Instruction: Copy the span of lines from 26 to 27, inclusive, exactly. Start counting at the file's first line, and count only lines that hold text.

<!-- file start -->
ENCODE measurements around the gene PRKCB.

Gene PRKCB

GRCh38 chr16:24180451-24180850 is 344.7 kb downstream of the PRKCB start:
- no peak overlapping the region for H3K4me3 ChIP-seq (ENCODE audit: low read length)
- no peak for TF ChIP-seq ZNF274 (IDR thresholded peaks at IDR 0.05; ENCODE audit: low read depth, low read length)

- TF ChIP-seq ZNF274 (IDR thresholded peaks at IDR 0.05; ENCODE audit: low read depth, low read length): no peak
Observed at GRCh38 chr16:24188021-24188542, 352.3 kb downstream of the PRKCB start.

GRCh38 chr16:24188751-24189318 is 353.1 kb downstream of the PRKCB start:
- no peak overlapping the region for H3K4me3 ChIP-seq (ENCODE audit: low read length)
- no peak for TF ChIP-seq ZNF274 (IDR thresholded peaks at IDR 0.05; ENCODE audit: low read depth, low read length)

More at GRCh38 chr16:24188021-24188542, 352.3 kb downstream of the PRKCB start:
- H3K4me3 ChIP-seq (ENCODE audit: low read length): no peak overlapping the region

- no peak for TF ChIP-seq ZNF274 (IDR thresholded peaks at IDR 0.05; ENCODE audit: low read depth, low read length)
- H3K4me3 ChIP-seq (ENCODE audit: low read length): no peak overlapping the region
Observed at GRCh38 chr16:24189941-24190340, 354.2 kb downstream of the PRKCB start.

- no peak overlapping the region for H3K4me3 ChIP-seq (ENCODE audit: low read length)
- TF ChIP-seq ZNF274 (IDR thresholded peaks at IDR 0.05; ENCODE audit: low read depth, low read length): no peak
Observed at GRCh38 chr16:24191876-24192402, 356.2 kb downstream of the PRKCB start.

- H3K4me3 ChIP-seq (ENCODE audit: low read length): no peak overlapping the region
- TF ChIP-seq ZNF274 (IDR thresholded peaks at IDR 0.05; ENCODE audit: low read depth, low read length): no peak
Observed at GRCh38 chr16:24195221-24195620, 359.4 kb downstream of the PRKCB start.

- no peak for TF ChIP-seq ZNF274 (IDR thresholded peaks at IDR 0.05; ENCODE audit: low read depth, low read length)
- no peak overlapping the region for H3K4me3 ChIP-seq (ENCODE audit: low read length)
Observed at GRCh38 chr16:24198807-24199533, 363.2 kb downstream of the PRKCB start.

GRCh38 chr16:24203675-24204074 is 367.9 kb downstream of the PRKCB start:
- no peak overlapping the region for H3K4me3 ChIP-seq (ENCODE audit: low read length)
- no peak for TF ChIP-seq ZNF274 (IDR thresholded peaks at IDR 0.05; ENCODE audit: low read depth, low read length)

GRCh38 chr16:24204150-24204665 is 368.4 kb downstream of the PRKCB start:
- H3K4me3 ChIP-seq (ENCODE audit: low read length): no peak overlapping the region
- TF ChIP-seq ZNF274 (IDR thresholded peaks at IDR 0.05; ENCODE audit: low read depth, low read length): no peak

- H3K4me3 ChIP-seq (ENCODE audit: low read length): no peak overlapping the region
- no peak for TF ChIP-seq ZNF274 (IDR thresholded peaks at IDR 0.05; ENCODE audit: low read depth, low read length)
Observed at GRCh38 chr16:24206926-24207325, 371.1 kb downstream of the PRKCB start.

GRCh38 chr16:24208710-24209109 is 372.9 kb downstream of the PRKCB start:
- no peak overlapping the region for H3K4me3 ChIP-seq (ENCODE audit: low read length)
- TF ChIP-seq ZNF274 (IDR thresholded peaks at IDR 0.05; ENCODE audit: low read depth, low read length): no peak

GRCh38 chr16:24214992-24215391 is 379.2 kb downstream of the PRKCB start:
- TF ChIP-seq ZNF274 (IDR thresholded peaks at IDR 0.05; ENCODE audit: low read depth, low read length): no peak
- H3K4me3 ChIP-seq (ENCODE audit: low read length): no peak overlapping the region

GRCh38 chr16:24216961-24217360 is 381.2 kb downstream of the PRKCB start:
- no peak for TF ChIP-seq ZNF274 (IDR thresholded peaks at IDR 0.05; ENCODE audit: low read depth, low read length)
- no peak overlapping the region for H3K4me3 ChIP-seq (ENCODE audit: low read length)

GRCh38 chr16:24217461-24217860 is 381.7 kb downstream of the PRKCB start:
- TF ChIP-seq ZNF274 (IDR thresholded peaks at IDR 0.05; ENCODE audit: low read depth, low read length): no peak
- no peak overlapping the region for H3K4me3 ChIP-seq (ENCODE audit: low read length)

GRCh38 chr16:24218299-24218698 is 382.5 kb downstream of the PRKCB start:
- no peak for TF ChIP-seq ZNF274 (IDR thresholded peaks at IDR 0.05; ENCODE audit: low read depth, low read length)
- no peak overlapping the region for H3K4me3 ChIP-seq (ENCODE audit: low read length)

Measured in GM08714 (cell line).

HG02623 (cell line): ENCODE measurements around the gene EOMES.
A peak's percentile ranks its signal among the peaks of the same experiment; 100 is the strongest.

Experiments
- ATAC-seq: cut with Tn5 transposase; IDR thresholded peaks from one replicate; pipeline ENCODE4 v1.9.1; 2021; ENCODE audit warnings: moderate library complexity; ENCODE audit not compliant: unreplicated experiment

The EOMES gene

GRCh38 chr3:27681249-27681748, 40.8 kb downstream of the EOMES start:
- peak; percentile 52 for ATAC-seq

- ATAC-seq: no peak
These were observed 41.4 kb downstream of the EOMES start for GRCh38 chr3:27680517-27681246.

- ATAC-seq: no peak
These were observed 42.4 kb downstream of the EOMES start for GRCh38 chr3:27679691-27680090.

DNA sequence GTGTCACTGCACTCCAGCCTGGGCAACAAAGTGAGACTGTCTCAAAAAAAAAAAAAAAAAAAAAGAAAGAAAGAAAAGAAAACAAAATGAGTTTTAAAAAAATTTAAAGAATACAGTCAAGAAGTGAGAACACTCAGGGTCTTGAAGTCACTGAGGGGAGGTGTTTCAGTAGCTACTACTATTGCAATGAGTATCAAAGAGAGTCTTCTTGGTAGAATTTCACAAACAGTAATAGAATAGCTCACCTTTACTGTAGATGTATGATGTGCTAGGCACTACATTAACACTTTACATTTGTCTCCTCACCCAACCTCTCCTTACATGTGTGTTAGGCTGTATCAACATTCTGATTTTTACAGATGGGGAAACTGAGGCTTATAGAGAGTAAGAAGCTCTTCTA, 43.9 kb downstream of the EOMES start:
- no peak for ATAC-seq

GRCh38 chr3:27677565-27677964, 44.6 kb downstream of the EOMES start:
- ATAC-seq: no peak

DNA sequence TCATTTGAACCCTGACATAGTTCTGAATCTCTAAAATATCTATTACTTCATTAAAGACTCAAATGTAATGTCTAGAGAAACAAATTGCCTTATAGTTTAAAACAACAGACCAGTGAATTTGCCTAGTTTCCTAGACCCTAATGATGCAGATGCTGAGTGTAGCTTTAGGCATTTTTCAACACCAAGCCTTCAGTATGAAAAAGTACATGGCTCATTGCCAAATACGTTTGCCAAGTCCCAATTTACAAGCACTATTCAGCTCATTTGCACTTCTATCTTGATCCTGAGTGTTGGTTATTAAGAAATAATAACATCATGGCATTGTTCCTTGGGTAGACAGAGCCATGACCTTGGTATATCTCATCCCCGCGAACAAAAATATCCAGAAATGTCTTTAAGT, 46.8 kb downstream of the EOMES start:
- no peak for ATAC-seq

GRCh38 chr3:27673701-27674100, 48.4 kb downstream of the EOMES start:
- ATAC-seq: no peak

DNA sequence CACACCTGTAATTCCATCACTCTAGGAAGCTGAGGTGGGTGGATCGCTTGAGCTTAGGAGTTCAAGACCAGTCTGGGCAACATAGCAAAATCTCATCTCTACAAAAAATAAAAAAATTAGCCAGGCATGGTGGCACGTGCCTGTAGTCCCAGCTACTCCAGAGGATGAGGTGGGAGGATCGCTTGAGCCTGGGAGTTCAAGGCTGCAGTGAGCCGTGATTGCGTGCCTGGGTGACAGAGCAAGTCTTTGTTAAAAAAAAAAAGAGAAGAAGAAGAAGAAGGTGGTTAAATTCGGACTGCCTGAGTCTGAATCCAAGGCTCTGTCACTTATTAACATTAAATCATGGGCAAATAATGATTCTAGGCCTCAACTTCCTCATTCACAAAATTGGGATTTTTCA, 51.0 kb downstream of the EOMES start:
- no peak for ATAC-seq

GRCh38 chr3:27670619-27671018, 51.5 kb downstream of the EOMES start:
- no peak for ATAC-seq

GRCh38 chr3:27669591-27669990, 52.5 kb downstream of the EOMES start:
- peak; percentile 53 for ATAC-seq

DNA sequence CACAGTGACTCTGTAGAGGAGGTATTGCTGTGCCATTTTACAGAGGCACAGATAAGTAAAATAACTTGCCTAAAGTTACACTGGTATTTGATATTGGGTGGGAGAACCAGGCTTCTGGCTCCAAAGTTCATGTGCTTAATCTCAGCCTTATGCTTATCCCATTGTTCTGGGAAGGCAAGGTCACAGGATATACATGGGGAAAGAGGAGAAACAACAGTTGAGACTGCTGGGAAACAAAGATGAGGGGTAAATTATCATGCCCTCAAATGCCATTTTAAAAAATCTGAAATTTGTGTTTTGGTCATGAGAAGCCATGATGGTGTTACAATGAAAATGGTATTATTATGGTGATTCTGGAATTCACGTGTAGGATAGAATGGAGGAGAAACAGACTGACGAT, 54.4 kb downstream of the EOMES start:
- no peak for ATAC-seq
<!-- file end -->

- no peak overlapping the region for H3K4me3 ChIP-seq (ENCODE audit: low read length)
- no peak for TF ChIP-seq ZNF274 (IDR thresholded peaks at IDR 0.05; ENCODE audit: low read depth, low read length)